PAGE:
CDRH Redrafts Policies on CLIA Waivers for IVDs
Posted 28 November 2018 | By
The US Food and Drug Administration (FDA) reissued two draft guidances on Wednesday to help in vitro diagnostic (IVD) manufacturers apply for and obtain Clinical Laboratory Improvement Amendments (CLIA) waivers.
The newly drafted guidance documents—first issued
last November—were updated to reflect input from the comment period that closed after an extension granted per the request of the Coalition for CLIA Waiver Reform earlier this year.
Modifications to the 2017 draft policies include a rewritten section in the overarching recommendations for IVD manufacturers seeking CLIA waivers and revamped policies on the dual 510(k) clearance and CLIA waiver pathway. The new draft guidance on 510(k)-CLIA waiver polices was condensed to just 12 pages vs. the 49 pages in the previous version, though the latter also include several nixed appendices.
FDA’s Center for Devices and Radiological Health (CDRH) chose to redraft the policies in the form of new draft guidance to welcome any additional comments for further policy modifications, if appropriate.
The new 14-page draft guidance on recommendations for CLIA waiver applications will replace the 2017 “select updates” to the 39-page guidance finalized in 2008 as outlined in section V on demonstrating “an insignificant risk of an erroneous result.” Firms are required to demonstrate the unlikelihood of erroneous results and unreasonable risk of harm to obtain a certificate of waiver (CW), which is essentially CDRH’s OK for a laboratory to perform clinical studies on IVDs of low complexity indicated for home use or for over-the-counter use.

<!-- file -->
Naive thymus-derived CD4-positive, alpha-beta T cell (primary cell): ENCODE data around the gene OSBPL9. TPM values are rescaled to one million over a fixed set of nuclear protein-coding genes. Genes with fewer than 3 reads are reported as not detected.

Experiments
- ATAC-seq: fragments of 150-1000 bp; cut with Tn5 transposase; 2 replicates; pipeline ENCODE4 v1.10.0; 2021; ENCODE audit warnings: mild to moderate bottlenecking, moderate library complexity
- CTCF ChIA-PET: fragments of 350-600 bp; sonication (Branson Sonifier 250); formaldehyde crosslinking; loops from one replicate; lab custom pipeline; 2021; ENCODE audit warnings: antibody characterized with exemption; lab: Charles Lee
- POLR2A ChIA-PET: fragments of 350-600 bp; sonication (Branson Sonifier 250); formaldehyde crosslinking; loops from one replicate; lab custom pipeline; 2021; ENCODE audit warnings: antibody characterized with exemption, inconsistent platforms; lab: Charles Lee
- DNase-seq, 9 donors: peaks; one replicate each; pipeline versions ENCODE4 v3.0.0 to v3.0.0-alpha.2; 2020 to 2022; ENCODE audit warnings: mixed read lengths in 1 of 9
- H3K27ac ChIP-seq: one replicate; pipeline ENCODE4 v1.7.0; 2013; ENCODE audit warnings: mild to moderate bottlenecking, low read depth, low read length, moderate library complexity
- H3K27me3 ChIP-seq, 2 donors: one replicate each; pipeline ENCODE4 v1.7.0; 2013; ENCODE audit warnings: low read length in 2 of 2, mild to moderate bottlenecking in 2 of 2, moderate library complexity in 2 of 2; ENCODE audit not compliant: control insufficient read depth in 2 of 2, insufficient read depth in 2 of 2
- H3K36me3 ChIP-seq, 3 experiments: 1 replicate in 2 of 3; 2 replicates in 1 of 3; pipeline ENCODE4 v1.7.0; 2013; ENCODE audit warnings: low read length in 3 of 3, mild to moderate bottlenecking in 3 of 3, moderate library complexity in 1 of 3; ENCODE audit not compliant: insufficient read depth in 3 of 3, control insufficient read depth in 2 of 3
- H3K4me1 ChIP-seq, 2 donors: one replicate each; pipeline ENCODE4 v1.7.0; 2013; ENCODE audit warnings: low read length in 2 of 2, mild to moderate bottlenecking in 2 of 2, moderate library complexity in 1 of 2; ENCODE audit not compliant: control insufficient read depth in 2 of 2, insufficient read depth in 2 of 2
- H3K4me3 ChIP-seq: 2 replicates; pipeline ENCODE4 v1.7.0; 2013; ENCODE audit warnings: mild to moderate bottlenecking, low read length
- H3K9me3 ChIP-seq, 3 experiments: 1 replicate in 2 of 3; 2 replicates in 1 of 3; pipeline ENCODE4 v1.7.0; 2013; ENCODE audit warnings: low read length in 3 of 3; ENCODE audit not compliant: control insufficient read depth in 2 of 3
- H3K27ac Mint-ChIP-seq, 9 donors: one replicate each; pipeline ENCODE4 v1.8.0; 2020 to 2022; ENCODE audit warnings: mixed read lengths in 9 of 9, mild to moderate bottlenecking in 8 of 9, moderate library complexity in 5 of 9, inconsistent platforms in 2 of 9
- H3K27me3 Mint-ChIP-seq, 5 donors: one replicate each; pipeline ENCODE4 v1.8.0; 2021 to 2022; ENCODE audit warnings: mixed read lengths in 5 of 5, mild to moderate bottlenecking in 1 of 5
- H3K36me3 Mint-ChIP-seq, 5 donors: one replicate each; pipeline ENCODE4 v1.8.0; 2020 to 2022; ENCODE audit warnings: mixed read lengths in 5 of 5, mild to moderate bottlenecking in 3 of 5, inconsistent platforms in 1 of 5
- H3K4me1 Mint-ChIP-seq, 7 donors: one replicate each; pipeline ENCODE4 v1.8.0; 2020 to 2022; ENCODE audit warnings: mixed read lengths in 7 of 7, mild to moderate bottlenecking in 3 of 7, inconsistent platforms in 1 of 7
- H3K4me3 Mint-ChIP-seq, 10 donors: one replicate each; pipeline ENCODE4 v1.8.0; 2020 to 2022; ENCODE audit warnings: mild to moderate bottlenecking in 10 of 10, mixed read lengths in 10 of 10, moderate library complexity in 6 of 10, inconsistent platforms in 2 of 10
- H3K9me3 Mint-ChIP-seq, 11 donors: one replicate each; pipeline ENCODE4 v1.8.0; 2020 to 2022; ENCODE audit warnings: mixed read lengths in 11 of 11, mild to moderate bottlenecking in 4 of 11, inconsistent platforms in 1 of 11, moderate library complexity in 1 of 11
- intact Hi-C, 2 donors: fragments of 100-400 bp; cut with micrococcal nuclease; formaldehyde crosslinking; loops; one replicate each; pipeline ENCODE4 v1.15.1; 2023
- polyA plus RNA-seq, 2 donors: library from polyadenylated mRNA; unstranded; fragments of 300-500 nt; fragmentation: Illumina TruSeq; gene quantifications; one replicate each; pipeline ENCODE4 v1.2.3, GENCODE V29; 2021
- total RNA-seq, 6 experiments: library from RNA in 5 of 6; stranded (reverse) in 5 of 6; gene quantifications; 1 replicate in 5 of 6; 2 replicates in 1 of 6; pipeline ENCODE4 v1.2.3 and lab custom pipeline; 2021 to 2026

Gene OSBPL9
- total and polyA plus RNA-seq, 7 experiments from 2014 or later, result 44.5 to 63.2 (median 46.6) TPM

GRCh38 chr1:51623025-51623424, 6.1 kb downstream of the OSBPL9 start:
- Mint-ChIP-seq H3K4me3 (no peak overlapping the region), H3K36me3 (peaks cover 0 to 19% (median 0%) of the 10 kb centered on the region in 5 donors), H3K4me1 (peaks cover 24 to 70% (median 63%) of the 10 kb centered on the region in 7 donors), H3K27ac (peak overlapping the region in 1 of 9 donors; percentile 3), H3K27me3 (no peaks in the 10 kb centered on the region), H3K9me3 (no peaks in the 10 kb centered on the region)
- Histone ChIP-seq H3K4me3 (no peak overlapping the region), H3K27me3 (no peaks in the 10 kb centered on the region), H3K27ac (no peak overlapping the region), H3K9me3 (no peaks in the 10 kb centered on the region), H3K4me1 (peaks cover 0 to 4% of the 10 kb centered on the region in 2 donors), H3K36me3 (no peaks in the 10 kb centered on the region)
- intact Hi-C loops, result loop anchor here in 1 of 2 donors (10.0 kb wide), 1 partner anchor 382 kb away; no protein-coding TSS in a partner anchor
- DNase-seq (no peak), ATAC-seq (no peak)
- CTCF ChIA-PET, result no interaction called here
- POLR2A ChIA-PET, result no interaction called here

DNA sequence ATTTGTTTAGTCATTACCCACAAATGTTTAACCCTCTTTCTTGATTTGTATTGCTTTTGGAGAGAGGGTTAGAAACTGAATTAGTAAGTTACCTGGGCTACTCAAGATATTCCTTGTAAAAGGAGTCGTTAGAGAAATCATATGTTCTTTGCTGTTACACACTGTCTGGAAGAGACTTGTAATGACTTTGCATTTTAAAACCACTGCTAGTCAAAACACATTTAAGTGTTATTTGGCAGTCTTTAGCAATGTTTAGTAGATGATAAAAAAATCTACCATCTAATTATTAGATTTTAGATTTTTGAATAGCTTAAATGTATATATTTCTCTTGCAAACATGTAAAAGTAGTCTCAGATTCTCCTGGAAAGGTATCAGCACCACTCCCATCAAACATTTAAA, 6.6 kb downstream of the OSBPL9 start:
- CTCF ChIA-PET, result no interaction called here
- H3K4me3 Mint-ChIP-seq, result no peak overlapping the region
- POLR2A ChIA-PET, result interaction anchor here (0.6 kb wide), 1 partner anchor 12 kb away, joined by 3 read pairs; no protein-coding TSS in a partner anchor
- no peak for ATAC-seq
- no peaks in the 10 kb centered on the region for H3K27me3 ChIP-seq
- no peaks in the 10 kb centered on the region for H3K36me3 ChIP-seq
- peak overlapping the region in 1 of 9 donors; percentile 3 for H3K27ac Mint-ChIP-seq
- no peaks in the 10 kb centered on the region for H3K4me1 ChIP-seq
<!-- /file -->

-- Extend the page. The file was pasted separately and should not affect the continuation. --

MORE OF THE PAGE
The revised version of section V in the “select updates” draft guidance increases the number of recommended study design routes when seeking CLIA waivers for candidate tests from two in 2017 to four new options, including three comparison study designs and an alternative for certain test systems.
The four options were initially set forth in a joint proposal from AdvaMed’s IVD division and the Coalition for CLIA Waiver Reform, submitted to CDRH during the open comment period. These relate to test performance in the hands of trained users, study designs modeled after FDA guidance on assay migration studies for IVD devices as well as use of an “appropriate comparative method” to demonstrate accuracy of a candidate test in the hands of untrained operators. The third option is limited to certain test system scenarios, including “intended use patient populations are sufficiently familiar.”
“While our proposal recommendations were aimed at the section V guidance and specific requirements for CLIA waiver applications, we note that they would apply in the case where a submitter seeks a sequential, or stepwise, 510(k) clearance followed by CLIA waiver approval,” Khatereh Calleja, senior vice president of technology and regulatory affairs at AdvaMed, wrote in a submitted comment.
Updated recommendations in the 12-page 510(k)-CLIA waiver draft guidance cover the process and content of a dual submission and general considerations for both comparison and reproducibility study designs. CDRH said it “believes that increased use of this pathway will speed up the process of bringing simple and accurate IVD devices to CLIA waived settings, which will better serve patients and providers.”
Select Updates for Recommendations 1 1 2 for Clinical Laboratory Improvement 3 Amendments of 1988 (CLIA) Waiver 4 Applications for Manufacturers of 5 In Vitro Diagnostic Devices: Draft Guidance
Recommendations for Dual 510(k) and CLIA Waiver by Application Studies: Draft Guidance